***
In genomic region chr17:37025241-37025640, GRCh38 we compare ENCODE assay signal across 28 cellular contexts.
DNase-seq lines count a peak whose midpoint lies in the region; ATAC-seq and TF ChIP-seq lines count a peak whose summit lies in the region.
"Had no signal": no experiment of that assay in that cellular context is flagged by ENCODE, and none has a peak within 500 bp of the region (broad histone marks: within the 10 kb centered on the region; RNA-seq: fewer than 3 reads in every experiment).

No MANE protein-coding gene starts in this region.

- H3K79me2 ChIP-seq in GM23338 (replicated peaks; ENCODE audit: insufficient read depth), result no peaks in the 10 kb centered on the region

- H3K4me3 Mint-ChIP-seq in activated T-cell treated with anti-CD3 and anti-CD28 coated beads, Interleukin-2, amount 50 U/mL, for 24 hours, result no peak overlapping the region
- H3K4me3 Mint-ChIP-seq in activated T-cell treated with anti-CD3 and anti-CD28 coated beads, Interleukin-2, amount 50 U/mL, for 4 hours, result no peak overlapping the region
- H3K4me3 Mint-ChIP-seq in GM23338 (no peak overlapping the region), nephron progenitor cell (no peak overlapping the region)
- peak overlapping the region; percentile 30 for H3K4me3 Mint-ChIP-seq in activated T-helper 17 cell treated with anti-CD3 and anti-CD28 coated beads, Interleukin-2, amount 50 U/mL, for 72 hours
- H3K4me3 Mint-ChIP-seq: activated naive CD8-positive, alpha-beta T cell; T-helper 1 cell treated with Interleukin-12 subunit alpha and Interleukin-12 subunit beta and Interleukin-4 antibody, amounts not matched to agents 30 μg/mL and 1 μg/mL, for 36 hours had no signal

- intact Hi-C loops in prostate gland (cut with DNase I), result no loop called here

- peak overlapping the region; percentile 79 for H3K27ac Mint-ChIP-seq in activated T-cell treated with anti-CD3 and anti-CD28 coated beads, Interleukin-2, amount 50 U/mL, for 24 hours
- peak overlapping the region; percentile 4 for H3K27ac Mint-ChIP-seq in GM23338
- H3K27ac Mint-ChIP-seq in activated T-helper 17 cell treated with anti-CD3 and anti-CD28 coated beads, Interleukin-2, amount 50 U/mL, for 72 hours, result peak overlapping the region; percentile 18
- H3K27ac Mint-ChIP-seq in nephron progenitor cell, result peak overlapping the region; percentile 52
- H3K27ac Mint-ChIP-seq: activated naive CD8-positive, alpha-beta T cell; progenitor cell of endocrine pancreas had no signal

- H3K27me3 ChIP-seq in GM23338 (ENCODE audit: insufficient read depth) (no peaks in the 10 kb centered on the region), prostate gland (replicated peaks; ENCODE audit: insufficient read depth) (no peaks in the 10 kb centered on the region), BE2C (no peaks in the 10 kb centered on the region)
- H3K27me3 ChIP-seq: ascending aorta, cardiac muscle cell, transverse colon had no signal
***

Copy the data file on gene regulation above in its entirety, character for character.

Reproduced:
In genomic region chr17:37025241-37025640, GRCh38 we compare ENCODE assay signal across 28 cellular contexts.
DNase-seq lines count a peak whose midpoint lies in the region; ATAC-seq and TF ChIP-seq lines count a peak whose summit lies in the region.
"Had no signal": no experiment of that assay in that cellular context is flagged by ENCODE, and none has a peak within 500 bp of the region (broad histone marks: within the 10 kb centered on the region; RNA-seq: fewer than 3 reads in every experiment).

No MANE protein-coding gene starts in this region.

- H3K79me2 ChIP-seq in GM23338 (replicated peaks; ENCODE audit: insufficient read depth), result no peaks in the 10 kb centered on the region

- H3K4me3 Mint-ChIP-seq in activated T-cell treated with anti-CD3 and anti-CD28 coated beads, Interleukin-2, amount 50 U/mL, for 24 hours, result no peak overlapping the region
- H3K4me3 Mint-ChIP-seq in activated T-cell treated with anti-CD3 and anti-CD28 coated beads, Interleukin-2, amount 50 U/mL, for 4 hours, result no peak overlapping the region
- H3K4me3 Mint-ChIP-seq in GM23338 (no peak overlapping the region), nephron progenitor cell (no peak overlapping the region)
- peak overlapping the region; percentile 30 for H3K4me3 Mint-ChIP-seq in activated T-helper 17 cell treated with anti-CD3 and anti-CD28 coated beads, Interleukin-2, amount 50 U/mL, for 72 hours
- H3K4me3 Mint-ChIP-seq: activated naive CD8-positive, alpha-beta T cell; T-helper 1 cell treated with Interleukin-12 subunit alpha and Interleukin-12 subunit beta and Interleukin-4 antibody, amounts not matched to agents 30 μg/mL and 1 μg/mL, for 36 hours had no signal

- intact Hi-C loops in prostate gland (cut with DNase I), result no loop called here

- peak overlapping the region; percentile 79 for H3K27ac Mint-ChIP-seq in activated T-cell treated with anti-CD3 and anti-CD28 coated beads, Interleukin-2, amount 50 U/mL, for 24 hours
- peak overlapping the region; percentile 4 for H3K27ac Mint-ChIP-seq in GM23338
- H3K27ac Mint-ChIP-seq in activated T-helper 17 cell treated with anti-CD3 and anti-CD28 coated beads, Interleukin-2, amount 50 U/mL, for 72 hours, result peak overlapping the region; percentile 18
- H3K27ac Mint-ChIP-seq in nephron progenitor cell, result peak overlapping the region; percentile 52
- H3K27ac Mint-ChIP-seq: activated naive CD8-positive, alpha-beta T cell; progenitor cell of endocrine pancreas had no signal

- H3K27me3 ChIP-seq in GM23338 (ENCODE audit: insufficient read depth) (no peaks in the 10 kb centered on the region), prostate gland (replicated peaks; ENCODE audit: insufficient read depth) (no peaks in the 10 kb centered on the region), BE2C (no peaks in the 10 kb centered on the region)
- H3K27me3 ChIP-seq: ascending aorta, cardiac muscle cell, transverse colon had no signal